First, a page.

However, the value of your investment will be totally dependent on the fortunes of the stocks you have bought – as well as the sector backdrop. This makes it volatile.

One potential solution is opting for an investment fund that has a number of commodity exposures, thus diluting the risk being taken.

One answer could be an investment fund, which may directly hold the underlying commodities but is far more likely to invest in the shares of companies that are actually involved in one or more of the commodity sub-sectors, such as mining.

Those who take a long-term view and are not too phased by volatility, could find a straightforward unit trust is perfectly adequate for their needs.

Another option is Exchange Traded Funds, which are generally low cost, flexible and attractive ways to get exposure to different markets.

Although these can be linked to a specific commodity index, products are increasingly becoming available linked to the actual physical commodities themselves.

You could invest in BP to gain commodities exposure (image: Bjoern Wylezich / Shutterstock)

Boom and bust

Commodities have had mixed fortunes in recent years, according to Darius McDermott, managing director of Chelsea Financial Services.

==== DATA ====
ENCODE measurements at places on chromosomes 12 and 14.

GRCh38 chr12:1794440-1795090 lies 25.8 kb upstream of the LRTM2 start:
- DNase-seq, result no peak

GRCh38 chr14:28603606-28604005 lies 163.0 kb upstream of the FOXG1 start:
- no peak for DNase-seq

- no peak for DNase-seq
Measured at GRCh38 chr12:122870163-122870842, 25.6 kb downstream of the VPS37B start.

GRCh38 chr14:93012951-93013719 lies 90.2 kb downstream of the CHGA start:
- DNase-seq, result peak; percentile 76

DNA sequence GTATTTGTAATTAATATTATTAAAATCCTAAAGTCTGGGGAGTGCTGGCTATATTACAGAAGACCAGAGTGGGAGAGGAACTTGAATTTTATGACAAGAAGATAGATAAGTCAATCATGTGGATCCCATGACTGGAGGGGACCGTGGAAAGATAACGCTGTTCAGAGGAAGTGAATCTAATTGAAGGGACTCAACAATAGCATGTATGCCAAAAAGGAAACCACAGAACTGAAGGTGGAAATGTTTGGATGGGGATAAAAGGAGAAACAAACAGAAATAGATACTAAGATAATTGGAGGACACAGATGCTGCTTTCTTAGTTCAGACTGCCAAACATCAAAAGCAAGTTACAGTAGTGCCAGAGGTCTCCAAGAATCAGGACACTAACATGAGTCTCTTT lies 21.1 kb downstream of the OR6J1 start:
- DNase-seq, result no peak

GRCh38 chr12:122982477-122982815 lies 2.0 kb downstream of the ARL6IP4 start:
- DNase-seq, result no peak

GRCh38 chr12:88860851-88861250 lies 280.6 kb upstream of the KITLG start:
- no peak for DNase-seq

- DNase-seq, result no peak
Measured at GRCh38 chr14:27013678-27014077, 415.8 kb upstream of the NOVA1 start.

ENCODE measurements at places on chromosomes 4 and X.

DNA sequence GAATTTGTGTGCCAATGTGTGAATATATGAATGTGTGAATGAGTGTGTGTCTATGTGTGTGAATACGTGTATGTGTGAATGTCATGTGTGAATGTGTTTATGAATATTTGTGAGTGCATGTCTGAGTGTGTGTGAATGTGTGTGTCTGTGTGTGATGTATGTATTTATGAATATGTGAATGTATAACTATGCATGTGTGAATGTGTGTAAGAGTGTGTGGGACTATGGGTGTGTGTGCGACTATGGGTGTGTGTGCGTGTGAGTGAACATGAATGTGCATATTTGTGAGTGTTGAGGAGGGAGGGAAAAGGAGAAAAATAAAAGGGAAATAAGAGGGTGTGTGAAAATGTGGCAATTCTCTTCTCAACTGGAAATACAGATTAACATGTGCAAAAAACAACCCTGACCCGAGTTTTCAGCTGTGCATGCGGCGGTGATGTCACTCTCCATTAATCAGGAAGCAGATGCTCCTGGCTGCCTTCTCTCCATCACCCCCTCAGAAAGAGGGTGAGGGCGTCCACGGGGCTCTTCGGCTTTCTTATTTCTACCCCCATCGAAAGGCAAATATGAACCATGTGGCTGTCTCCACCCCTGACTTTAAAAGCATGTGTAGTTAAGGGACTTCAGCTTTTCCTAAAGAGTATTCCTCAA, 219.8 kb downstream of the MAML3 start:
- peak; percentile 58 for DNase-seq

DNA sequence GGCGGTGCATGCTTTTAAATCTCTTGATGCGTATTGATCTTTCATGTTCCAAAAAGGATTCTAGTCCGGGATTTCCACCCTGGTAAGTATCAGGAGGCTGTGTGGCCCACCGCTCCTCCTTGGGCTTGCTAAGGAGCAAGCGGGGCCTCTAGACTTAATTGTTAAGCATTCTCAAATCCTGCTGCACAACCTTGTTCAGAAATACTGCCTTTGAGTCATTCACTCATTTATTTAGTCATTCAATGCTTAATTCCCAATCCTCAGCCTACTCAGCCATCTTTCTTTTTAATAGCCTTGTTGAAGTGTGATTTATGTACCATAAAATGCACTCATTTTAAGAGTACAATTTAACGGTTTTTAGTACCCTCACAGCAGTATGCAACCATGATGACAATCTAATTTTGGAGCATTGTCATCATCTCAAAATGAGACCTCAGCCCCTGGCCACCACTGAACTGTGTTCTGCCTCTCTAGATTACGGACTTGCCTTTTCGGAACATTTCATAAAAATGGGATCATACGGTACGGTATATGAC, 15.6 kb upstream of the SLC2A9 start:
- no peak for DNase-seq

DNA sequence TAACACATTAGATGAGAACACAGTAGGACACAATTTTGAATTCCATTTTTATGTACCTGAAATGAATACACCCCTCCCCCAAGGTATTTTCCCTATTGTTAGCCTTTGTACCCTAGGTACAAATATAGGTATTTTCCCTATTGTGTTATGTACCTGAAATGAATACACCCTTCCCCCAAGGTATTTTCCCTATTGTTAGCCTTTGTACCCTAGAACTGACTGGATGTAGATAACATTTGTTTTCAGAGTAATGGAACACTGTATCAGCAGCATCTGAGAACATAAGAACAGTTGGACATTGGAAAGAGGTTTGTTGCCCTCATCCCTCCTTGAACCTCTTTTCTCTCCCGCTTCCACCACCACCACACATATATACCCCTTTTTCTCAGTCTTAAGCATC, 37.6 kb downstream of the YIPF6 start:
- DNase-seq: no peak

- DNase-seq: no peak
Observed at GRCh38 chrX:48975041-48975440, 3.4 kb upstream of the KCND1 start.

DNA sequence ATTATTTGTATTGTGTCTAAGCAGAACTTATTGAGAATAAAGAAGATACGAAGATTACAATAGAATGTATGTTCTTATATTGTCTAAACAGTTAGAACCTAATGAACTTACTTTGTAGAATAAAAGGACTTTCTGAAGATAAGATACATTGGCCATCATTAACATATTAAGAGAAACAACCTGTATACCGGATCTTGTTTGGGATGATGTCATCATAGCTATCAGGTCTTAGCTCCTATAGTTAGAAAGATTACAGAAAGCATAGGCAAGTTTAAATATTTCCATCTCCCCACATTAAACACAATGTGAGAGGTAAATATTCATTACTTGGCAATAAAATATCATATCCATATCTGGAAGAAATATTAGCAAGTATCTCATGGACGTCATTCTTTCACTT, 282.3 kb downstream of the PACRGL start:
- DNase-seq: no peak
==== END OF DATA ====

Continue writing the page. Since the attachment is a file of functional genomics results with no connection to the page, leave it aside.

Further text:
While a few funds have closed, the main ones remain open and there has been an increase in the number of ETFs launched, due to popularity for these types of products.

“Commodities enjoyed a super-cycle from the turn of the century to 2010 - then they came crashing down - losing some 75% of their value between 2011 and 2016,” he says.

Since then they have done a little better but it’s been mixed.

“Gold has struggled even though there has been a lot of uncertainty in the world and the price of oil has come off a lot,” he adds.

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Don't become too exposed

Arguably the biggest potential problem is being over-exposed to commodities, according to Patrick Connolly at Chase de Vere.

“Most investors will already have exposure to commodities through more broad-based investments they hold,” he says.

For example, the UK stock market has a high weighting to commodities with about 27% of the FTSE-100 made up of commodity-related stocks.

Risks can be reduced by investing in commodity and natural resources funds which spread investments over different types of commodities, but these funds can still be hugely volatile.

As most investors will already have exposure to commodities through more broad-based investments, Connolly’s Chase de Vere is wary of adding too much more.

“If investors are particularly keen to add further commodity holdings to their portfolio, we would suggest a maximum weighting of 10%,” he adds.